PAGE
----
Comprehensive preparation of the corporate representative is critical, and should cover at least three discrete areas: general presentation and communication skills in the context of a deposition (being able to testify in a confident and persuasive manner and provide concise but responsive testimony); the substantive topics likely to be covered (being familiar with all relevant facts and documents on which the witness will be questioned); and the key defense themes in the case (being well-versed in the “company story” that the corporate defendant plans to present to the jury at trial). Proper preparation requires devoting adequate time—potentially meeting with the witness over multiple days—and, preferably, beginning the deposition preparation process well in advance of the date of the deposition. Meeting with counsel for a couple of hours immediately prior to giving the deposition is not sufficient. It is also important that the deponent understand that, although she should endeavor to offer testimony that is consistent with the company’s central defense themes, she should not try to “win the case” at deposition by offering statements or opinions beyond her personal knowledge or expertise or outside the scope of the questions asked. Such overreaching is unnecessary and likely to backfire.
Significance to the Case
Depositions of treating physicians (including the physician who prescribed the subject drug or medical device) and other medical personnel feature elements of both fact witness depositions and expert witness depositions. Treating physicians are unquestionably important fact witnesses. They are typically the primary source of information regarding the plaintiff’s medical condition (history given, symptoms reported, objective findings, results of tests and radiology, nature and scope of treatment rendered, treatment outcomes and the plaintiff’s current or last known condition), and regarding the use of the subject drug or device in the plaintiff’s treatment (including the prescribing physician’s general protocols and past experience in using the drug or device, her knowledge of relevant labeling and warnings, her interactions with sales reps, and the specific details of how she used the drug or device in treating the plaintiff. The prescribing physician’s deposition also provides vital information that can determine whether a defendant manufacturer is able to utilize the “learned intermediary doctrine,” a potential defense that may protect a manufacturer that has provided adequate warnings of relevant risks to the physician (even when the physician chooses not to pass on the warnings to the plaintiff/patient).
On the other hand, in addition to providing key fact testimony, treating physicians and other medical witnesses may also offer expert witness testimony that dramatically impacts the case. The types of opinions treating physicians may offer at deposition can be divided into two areas. The first consists of opinions inherently related to the physician’s treatment of the plaintiff, such as her diagnosis, prognosis, projections of future disability and future, and opinions on causation, including opinions as to whether the use of the subject drug or device caused or contributed to cause the plaintiff’s alleged injuries. The second area includes opinions on liability issues in the case, which the treating physician may or may not choose to address—topics such as whether warnings provided by the manufacturer were adequate, or even whether the design of the drug or device or its labeling was “defective.” Some treating physicians shy away from such subjects while other are eager to weigh in, even on subjects they likely are not qualified to address and on which they might not be permitted to offer opinions at trial.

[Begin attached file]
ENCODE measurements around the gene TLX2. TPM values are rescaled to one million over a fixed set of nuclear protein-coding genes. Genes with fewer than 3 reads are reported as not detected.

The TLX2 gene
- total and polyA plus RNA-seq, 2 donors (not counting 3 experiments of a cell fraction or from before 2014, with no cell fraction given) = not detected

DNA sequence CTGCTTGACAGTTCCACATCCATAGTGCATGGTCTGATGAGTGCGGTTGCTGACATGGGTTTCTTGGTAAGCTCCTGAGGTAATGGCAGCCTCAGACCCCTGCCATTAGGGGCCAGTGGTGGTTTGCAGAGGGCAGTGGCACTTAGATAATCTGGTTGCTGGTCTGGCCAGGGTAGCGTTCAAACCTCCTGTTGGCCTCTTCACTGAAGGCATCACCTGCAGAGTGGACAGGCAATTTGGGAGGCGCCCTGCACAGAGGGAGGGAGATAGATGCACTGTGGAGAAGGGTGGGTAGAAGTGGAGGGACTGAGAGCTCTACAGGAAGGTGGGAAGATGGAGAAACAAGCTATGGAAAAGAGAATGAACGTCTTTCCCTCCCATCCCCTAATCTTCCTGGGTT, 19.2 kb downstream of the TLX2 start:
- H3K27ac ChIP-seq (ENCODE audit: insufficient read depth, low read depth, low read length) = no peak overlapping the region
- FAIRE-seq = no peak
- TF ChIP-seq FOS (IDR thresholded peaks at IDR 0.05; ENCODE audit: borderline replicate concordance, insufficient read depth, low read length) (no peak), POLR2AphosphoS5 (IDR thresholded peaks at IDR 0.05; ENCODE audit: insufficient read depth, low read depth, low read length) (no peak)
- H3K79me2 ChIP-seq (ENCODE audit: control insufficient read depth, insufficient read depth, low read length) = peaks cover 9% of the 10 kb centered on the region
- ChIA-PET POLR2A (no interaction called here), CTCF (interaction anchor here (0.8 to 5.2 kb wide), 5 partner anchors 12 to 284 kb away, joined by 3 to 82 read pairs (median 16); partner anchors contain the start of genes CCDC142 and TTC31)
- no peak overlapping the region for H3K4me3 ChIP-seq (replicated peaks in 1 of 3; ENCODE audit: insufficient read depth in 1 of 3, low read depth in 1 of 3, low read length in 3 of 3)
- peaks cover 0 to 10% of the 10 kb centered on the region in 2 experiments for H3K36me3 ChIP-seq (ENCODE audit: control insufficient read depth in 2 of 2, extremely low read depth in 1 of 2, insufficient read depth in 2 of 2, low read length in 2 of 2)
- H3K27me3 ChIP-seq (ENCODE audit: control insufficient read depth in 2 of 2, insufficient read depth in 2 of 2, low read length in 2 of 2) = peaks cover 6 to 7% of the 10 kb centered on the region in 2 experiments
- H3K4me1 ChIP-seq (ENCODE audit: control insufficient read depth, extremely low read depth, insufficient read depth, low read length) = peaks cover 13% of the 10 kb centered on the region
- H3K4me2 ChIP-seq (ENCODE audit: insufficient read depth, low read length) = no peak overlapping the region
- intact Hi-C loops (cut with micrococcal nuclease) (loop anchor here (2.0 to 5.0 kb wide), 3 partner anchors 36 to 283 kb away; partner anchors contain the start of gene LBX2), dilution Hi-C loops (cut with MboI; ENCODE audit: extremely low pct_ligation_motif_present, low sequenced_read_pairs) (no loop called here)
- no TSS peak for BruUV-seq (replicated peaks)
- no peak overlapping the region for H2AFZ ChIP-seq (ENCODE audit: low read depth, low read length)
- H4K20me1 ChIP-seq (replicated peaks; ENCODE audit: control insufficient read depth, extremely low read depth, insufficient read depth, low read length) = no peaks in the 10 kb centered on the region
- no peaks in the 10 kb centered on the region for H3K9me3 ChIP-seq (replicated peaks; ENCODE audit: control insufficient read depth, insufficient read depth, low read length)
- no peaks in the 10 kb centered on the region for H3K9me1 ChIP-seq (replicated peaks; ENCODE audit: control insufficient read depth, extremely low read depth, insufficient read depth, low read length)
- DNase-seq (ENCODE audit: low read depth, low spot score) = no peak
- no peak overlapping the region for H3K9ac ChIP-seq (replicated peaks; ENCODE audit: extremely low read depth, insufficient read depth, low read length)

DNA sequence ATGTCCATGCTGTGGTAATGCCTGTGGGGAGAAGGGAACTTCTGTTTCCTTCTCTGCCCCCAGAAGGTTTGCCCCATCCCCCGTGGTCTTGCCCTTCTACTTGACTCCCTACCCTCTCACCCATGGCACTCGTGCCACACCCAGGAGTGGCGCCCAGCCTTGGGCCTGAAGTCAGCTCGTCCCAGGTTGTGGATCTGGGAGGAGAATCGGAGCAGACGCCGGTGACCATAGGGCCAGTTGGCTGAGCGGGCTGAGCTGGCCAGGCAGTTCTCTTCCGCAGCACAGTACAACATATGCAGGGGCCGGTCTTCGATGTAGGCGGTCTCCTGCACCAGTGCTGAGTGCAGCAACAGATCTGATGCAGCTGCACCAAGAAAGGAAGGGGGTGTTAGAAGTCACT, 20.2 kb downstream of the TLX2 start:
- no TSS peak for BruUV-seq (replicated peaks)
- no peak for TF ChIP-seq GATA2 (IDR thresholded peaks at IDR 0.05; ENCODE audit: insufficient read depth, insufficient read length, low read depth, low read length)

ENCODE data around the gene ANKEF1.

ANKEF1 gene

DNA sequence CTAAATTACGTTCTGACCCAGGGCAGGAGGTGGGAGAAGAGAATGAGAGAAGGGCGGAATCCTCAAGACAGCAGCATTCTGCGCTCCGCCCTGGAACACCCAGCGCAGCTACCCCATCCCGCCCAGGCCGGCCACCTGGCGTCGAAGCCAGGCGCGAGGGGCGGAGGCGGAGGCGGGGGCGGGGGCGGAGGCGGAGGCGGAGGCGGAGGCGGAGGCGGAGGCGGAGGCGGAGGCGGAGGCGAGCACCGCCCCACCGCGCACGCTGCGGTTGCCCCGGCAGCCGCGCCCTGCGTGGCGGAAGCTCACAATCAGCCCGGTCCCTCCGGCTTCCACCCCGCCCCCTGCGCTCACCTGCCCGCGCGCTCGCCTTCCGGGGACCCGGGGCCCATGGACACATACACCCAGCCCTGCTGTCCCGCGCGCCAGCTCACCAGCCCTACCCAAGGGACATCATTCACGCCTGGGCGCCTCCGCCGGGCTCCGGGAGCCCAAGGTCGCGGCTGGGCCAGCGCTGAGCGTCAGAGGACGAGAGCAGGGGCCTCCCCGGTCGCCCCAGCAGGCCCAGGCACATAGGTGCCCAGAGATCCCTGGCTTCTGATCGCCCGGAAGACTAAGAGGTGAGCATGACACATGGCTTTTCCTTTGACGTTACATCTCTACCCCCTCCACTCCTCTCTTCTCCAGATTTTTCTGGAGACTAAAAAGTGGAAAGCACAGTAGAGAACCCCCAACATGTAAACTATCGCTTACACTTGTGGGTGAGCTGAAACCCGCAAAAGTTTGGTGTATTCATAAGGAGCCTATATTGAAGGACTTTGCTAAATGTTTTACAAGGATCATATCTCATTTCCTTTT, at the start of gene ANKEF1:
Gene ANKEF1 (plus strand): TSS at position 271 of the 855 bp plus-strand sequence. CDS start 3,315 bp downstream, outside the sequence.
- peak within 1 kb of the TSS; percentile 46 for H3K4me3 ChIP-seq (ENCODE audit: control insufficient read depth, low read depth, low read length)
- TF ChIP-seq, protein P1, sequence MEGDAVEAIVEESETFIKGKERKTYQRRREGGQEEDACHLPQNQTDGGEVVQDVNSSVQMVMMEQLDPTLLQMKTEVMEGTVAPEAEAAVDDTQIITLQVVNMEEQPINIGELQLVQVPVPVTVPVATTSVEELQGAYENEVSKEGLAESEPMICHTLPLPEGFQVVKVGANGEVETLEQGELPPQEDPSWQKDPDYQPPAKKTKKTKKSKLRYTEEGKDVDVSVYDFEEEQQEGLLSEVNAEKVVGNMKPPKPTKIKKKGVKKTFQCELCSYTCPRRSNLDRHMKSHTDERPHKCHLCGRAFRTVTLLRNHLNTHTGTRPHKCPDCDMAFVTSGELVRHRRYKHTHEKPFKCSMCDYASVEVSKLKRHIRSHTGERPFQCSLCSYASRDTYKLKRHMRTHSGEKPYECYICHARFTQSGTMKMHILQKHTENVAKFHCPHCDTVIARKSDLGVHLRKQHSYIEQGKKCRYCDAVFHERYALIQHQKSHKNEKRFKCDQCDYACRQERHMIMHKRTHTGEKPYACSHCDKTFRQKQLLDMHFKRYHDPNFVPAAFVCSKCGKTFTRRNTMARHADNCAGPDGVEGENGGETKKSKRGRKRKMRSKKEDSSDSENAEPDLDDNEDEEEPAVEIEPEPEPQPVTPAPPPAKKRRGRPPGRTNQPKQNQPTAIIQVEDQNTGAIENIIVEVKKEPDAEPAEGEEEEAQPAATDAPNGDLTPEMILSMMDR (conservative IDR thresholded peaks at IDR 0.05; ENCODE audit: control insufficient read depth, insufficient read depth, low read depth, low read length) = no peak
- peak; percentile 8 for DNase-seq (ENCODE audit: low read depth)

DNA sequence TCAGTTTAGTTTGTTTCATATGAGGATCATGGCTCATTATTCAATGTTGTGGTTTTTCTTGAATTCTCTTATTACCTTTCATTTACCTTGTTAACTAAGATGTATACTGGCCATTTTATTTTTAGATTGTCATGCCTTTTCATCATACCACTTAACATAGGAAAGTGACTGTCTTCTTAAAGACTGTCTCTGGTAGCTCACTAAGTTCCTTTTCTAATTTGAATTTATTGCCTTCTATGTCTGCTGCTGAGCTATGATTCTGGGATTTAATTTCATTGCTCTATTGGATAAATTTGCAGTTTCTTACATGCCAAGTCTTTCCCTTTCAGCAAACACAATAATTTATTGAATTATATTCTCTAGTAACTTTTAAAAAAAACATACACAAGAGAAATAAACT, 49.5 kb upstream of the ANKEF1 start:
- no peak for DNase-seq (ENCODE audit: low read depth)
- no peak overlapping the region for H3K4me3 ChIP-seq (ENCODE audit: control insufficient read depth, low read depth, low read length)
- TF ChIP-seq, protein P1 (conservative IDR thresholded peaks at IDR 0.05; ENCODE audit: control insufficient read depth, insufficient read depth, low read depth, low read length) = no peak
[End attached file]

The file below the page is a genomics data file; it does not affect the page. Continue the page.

The dual nature of the treating physician deposition demands a twofold set of objectives. Because physicians and other medical providers are key fact witnesses, the first goal, as with other fact depositions, is effective information-gathering, including thorough exploration of the relevant medical facts to discover the witness’s prospective trial testimony, as well as challenging any fact testimony that is contrary to the medical records, runs afoul of established medical principles, or is internally inconsistent. Because any medical witness is also a potential expert witness at trial, an equally important objective, as with retained expert witnesses (see below), is to uncover the details and bases of all opinions the witness is prepared to offer at trial, and to test, challenge, and hopefully undermine any adverse opinions—particularly those relating to causation and liability issues.
Keys to an Effective Deposition
Effective preparation for the deposition of a treating physician requires familiarity with the medical records and underlying facts disclosed in the relevant documents, depositions and other evidence, as well as appropriate background research to develop a working knowledge of the relevant medical concepts and pertinent medical literature pertaining to the plaintiff’s alleged injury or condition and the extent to which it is associated with use of the subject drug or device and other alternative causes. In deposing a treating medical witness it is best to “expect the unexpected,” anticipating a wide array of potential opinions, and being prepared for the very real possibility that the physician may “stretch” her testimony to be helpful to her patient and/or aggressively attack the drug or device manufacturer in order to deflect blame from herself. The treating physician’s deposition demands a flexible, dynamic approach, since the physician may turn out to be a predominantly neutral fact witness, a “friendly” witness offering opinions helpful to the defense case, or a de facto expert witness for the plaintiff, rendering scathing opinions regarding the “defective” nature of the subject drug, device or warnings. Hence, the questioner should be prepared to adapt his style of examination from the more open-ended, “friendly” questioning appropriate for a friendly or truly neutral witness to the more focused and aggressive cross-examination required to explore and challenge fully the basis and details of an adverse expert’s opinions.